Sample Print Portfolio
Magazine Articles

Ads: 1 2 3 4  |  Direct Response/Promotions: 1 2 3 4
Web Sites: 1 2  |  Ad Banners  |  Radio Scripts  |  Sell Sheets
Packaging: 1 2  |  Brochures  |  Magazine Articles
HTML Email/Newsletters

Click here for Magazine index page

Family Planning
A guide to setting up your dive vacation and bringing along the whole family.

By Faith Mulvihill & Gil Zeimer
Dive Travel Magazine, July/August 1997

When family vacation means trying to satisfy both kids and a diving habit, travel is a little more complicated than just packing the minis into a station wagon and heading for the nearest kids’ programs and organizing adventures that will appeal to the toddler learning to swim, the pre-teen learning to snorkel and the parent seeking buoyancy at 100 feet below sea level. Rest assured, diving moms and dads have traveled from Belize to the Bay Islands, proving that, with a little research and planning, rewarding family dive/snorkel vacations are not only possible, but probable. For the most part, it’s just a matter of asking the right questions.

Q. How do I begin selecting a destination and resort?
A. Involve the whole family in the planning process. If your kids are at an age where they can participate, take out your atlas and show them where you might be going as you consider possible destinations.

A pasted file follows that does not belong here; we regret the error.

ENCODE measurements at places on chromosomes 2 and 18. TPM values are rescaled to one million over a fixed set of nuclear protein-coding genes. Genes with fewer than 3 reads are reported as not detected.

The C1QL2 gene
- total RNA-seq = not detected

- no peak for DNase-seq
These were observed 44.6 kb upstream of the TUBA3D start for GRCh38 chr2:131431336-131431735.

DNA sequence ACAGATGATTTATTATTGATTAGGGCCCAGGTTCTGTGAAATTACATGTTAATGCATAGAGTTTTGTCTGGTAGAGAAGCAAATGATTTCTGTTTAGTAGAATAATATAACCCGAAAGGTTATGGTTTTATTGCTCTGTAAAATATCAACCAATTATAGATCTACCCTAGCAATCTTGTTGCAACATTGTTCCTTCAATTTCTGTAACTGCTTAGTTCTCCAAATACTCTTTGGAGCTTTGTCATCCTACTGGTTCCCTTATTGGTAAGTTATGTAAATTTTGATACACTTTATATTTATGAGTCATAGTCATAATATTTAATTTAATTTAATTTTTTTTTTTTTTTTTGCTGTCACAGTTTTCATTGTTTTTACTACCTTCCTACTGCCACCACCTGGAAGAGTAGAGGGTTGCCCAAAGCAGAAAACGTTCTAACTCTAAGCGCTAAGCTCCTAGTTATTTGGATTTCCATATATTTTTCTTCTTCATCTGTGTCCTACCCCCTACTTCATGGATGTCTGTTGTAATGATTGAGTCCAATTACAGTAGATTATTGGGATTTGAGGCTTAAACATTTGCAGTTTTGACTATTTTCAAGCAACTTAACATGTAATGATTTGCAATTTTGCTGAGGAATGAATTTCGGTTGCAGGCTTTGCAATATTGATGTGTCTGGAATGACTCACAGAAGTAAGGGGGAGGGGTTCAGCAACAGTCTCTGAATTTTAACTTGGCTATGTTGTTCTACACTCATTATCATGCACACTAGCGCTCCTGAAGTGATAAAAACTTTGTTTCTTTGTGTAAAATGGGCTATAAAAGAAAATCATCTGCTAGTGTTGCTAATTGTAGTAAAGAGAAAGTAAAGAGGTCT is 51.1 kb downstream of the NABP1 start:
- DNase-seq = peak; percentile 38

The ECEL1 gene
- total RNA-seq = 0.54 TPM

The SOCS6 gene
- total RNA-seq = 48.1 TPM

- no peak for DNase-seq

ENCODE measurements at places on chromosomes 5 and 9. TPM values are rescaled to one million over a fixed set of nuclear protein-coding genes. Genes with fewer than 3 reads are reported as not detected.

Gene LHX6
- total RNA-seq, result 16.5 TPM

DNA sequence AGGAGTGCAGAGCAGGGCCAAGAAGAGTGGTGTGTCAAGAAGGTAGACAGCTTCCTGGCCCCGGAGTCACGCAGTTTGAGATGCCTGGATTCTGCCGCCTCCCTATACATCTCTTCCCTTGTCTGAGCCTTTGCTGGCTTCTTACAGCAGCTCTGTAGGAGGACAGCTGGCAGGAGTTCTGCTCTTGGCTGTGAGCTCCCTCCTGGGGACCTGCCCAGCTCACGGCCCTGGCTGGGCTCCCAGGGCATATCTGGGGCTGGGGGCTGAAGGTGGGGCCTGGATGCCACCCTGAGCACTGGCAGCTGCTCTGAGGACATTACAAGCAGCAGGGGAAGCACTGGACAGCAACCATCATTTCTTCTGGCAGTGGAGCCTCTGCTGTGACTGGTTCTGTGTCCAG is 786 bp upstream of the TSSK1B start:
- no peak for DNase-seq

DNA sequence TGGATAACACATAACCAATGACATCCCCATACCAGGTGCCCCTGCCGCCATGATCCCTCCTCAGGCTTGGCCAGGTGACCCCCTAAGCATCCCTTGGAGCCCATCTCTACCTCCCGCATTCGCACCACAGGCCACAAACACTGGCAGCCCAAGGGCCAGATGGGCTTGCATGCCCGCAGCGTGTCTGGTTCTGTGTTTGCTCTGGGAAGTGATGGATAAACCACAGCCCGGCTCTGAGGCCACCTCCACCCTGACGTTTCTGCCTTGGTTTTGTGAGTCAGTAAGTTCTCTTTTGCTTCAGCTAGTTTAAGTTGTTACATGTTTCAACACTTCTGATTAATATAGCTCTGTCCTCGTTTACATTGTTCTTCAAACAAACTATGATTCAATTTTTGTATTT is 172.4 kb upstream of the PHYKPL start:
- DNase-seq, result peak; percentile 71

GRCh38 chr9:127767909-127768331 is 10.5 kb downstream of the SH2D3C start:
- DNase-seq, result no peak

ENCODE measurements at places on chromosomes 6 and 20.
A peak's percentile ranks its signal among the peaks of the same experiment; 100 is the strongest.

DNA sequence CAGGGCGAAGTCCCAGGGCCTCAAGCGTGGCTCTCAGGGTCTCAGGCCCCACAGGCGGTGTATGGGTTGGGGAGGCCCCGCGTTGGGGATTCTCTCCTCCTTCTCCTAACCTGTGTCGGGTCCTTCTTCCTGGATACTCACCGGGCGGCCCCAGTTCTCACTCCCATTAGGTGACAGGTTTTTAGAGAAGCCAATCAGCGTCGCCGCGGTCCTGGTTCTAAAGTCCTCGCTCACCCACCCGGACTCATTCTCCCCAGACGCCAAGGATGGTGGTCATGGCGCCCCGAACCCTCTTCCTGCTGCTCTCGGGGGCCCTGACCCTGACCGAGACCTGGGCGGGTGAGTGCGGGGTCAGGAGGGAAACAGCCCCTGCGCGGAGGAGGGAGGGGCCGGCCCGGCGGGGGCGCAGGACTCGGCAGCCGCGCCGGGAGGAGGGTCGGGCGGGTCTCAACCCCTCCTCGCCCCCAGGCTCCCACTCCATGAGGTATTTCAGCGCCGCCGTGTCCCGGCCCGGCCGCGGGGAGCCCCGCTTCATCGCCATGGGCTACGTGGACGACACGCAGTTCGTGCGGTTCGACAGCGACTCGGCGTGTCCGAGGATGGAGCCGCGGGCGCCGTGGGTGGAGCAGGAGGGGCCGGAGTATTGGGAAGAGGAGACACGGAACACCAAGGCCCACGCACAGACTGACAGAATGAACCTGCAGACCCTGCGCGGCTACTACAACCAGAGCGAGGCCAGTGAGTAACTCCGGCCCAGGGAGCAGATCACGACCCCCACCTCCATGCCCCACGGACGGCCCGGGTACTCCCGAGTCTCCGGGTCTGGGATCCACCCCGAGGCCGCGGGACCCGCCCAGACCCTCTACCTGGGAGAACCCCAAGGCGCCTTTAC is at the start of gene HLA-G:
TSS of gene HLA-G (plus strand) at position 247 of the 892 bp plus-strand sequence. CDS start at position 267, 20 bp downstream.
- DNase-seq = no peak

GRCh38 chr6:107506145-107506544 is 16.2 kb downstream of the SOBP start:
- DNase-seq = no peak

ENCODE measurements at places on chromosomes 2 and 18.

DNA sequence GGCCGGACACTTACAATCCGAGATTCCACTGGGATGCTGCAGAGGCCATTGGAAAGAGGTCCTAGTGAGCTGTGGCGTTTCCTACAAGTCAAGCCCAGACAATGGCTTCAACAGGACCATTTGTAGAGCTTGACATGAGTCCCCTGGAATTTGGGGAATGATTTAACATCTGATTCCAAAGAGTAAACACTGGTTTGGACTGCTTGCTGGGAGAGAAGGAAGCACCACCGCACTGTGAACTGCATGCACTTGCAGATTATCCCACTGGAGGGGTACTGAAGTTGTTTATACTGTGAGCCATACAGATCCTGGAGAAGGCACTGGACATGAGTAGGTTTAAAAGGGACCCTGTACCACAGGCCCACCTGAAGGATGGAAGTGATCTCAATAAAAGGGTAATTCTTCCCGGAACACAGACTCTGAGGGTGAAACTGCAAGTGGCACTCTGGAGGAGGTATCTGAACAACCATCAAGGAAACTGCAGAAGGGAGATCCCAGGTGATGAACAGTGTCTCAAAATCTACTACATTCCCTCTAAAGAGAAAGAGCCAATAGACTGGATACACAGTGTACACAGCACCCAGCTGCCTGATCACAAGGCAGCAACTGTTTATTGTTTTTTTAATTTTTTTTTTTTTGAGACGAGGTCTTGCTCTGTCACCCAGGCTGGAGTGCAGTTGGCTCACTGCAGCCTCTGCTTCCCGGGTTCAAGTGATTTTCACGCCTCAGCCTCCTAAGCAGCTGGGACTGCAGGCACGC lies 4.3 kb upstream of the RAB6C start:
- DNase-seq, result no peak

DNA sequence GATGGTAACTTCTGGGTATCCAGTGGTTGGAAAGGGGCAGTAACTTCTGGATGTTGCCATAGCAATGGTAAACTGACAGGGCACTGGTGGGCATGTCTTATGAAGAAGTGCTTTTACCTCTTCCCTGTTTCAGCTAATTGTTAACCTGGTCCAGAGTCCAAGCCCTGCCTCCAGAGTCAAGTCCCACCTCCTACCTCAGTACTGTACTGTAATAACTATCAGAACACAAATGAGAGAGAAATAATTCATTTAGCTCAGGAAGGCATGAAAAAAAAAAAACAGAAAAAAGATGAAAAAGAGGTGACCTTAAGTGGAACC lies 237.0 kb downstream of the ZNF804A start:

When choosing a destination, look for a place that is within pleasant traveling distance. If you plan to fly, make sure you can get a non-stop flight, especially if you’re traveling with infants and toddlers. If you below to a dive club, ask divers with children where they’re gone and how they like it. Similarly, call local dive shops to ask the operators and divemasters where they’ve traveled with their children. Tell them what you’re looking for and solicit suggestions. Unless your children are old enough to enjoy diving, diving and more diving, steer clear of live-aboards. Never underestimate the boredom factor. Look for a destination that offers something for everyone.

Then take your ideas to a dive travel specialist –– a travel agent who has been trained in researching and selling dive travel. Go over pamphlets and information as a family, until you’ve come up with some realistic possibilities. When you finally decide on a destination, get the kids interested with books, toys or games that introduce them to the wildlife, culture or history of the place.